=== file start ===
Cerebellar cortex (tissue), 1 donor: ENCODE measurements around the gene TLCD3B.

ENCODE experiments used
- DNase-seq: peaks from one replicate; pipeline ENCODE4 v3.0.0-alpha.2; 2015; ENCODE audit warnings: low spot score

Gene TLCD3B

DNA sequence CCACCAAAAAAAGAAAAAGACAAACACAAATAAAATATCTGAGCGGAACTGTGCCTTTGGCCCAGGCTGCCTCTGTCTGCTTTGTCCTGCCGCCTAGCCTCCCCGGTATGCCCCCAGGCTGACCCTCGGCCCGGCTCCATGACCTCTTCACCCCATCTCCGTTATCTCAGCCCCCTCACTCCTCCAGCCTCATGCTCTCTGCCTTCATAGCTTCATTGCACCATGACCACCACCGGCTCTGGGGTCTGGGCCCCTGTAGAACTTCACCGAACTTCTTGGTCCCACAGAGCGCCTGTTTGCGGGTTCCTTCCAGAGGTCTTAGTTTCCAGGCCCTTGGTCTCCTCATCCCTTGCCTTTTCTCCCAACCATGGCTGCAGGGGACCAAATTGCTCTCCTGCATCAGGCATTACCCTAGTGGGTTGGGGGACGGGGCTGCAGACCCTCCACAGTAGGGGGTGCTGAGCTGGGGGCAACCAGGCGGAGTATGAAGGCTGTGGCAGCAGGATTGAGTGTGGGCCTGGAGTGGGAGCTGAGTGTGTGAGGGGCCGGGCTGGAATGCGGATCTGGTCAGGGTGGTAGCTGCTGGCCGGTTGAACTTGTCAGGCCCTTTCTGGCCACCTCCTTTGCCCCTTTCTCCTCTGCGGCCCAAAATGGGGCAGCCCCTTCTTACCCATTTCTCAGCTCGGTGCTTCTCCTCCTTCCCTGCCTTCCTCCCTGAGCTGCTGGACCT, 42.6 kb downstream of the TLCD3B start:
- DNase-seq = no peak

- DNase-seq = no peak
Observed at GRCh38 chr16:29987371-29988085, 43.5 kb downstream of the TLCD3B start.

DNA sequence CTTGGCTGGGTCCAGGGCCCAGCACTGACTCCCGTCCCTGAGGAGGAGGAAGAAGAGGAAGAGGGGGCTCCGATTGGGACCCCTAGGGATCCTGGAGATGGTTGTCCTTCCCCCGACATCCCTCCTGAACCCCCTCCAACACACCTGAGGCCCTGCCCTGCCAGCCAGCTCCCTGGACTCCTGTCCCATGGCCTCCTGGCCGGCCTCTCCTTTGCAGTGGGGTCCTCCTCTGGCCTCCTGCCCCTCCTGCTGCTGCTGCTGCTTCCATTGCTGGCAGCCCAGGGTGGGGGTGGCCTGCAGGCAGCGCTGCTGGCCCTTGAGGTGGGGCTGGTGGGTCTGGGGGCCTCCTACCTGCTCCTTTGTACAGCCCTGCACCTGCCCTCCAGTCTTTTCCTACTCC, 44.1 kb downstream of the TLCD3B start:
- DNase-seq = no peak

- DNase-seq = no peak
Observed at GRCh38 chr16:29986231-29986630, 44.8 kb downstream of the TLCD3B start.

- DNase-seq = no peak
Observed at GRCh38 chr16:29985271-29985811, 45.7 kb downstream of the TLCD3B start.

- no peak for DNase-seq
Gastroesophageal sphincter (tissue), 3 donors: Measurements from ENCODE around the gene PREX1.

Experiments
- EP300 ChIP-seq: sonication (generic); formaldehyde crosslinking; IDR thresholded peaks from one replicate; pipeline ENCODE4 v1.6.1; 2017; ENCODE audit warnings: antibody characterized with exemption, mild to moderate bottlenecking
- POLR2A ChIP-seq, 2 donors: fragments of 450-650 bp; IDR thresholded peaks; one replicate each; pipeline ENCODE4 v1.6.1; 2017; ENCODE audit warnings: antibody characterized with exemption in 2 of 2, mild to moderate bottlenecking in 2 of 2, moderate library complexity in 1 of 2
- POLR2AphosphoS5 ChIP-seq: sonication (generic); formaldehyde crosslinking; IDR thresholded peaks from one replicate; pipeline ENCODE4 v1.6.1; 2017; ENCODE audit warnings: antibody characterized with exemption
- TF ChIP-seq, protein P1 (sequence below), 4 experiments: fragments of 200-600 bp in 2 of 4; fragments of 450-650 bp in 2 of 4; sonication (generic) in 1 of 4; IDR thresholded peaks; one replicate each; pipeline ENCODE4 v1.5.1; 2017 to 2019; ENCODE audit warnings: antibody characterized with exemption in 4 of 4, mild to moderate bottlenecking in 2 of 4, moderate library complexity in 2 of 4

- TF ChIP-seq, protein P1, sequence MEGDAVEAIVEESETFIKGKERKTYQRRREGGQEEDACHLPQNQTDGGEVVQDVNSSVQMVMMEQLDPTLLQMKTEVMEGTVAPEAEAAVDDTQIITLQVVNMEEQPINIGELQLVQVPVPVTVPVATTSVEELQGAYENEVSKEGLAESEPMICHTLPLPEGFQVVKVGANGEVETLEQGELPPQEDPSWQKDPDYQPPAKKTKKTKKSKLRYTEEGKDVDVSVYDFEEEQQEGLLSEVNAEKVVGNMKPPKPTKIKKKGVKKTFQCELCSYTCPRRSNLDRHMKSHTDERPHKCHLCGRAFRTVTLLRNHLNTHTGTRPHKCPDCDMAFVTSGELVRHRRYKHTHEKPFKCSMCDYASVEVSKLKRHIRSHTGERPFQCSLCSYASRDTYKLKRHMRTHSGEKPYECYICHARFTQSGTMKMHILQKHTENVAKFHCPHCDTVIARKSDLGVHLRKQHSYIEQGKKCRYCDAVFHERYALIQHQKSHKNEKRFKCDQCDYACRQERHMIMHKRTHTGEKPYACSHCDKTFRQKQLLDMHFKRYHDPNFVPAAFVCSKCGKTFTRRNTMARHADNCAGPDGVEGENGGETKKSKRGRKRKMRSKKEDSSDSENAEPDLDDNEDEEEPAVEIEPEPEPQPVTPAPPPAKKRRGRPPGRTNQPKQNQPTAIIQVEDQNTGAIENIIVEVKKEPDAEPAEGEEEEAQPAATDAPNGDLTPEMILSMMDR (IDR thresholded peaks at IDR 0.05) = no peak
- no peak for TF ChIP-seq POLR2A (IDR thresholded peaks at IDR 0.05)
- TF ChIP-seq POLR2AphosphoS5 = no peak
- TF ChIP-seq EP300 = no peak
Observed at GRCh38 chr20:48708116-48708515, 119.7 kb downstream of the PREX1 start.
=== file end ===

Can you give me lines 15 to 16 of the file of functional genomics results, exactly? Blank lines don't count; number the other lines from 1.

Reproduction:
- no peak for DNase-seq
Gastroesophageal sphincter (tissue), 3 donors: Measurements from ENCODE around the gene PREX1.